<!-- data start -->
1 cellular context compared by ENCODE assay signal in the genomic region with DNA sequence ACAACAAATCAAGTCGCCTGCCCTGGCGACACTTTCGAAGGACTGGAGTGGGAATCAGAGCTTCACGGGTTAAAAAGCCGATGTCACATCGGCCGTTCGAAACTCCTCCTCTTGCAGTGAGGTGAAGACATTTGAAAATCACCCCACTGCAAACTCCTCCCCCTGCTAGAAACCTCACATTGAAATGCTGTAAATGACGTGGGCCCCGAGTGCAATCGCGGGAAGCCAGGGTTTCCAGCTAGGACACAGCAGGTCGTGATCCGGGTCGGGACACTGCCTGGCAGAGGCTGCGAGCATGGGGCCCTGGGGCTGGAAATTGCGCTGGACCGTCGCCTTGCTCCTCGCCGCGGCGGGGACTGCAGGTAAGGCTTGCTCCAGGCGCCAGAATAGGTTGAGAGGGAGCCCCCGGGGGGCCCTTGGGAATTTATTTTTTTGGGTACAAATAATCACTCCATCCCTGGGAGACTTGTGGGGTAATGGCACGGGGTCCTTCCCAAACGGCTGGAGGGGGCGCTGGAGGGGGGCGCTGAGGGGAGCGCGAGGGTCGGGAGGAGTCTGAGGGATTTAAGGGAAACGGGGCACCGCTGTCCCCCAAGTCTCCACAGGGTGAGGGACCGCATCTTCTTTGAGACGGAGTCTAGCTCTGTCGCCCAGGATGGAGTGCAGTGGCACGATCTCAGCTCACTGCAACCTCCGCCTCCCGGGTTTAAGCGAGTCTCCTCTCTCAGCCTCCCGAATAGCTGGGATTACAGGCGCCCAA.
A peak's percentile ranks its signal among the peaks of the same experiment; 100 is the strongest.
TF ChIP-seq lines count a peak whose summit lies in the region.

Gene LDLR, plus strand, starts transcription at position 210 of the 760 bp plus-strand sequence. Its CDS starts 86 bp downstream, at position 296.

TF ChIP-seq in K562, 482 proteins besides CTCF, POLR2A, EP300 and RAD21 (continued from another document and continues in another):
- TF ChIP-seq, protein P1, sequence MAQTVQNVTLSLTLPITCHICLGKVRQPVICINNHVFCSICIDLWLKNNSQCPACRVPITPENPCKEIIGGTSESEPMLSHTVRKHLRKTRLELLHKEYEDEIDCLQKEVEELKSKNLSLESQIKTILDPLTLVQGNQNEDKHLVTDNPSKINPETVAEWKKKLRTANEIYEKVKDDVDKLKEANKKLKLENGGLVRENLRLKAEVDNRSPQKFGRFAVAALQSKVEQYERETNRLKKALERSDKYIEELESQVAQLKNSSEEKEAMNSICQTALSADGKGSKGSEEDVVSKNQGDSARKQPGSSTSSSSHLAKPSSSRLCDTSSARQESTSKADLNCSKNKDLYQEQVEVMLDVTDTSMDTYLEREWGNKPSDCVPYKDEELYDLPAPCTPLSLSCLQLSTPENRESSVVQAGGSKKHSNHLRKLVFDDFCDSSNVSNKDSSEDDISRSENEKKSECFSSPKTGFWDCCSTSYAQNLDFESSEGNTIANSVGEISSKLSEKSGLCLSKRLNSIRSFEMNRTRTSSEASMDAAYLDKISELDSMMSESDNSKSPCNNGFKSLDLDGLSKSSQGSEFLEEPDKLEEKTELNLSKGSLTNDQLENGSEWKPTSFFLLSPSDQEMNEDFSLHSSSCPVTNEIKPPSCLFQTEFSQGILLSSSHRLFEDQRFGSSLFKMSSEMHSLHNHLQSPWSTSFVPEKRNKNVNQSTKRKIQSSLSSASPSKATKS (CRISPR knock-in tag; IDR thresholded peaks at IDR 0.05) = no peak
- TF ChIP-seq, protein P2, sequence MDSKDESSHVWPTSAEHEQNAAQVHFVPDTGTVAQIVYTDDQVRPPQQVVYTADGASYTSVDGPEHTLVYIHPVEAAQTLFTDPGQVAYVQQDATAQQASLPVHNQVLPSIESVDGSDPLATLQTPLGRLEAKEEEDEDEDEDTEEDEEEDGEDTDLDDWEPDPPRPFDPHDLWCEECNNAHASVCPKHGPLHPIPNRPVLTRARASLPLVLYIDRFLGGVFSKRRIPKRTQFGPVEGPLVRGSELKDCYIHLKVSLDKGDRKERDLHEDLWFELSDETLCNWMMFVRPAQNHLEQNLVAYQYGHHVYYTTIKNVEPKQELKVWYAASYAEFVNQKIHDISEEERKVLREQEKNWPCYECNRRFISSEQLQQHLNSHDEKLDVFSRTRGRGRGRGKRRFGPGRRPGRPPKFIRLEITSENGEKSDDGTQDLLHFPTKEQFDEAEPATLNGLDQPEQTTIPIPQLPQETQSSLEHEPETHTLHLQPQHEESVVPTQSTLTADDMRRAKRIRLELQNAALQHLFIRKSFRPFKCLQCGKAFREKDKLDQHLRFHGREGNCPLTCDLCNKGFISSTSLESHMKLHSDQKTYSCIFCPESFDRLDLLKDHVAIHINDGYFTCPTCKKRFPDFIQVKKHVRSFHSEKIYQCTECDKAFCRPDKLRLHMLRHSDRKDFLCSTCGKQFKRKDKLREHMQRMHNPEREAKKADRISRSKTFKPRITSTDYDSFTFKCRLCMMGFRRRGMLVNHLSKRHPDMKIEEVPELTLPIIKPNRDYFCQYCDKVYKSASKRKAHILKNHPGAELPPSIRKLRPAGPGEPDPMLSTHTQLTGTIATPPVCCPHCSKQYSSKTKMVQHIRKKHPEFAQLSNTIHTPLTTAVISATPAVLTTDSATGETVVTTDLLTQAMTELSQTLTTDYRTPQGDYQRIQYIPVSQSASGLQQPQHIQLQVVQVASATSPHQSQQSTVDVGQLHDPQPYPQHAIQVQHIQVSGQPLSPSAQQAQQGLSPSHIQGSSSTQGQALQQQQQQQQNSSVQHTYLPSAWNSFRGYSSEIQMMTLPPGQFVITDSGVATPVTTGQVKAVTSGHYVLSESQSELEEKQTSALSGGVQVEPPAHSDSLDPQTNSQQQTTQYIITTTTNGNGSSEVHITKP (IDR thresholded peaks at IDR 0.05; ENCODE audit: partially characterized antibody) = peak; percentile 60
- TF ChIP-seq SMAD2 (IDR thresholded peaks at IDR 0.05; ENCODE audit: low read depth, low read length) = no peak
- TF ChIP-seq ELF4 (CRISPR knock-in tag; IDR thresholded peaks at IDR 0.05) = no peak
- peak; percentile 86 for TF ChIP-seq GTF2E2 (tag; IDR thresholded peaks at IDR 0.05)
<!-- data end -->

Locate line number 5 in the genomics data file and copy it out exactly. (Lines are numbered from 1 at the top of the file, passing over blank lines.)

TF ChIP-seq in K562, 482 proteins besides CTCF, POLR2A, EP300 and RAD21 (continued from another document and continues in another):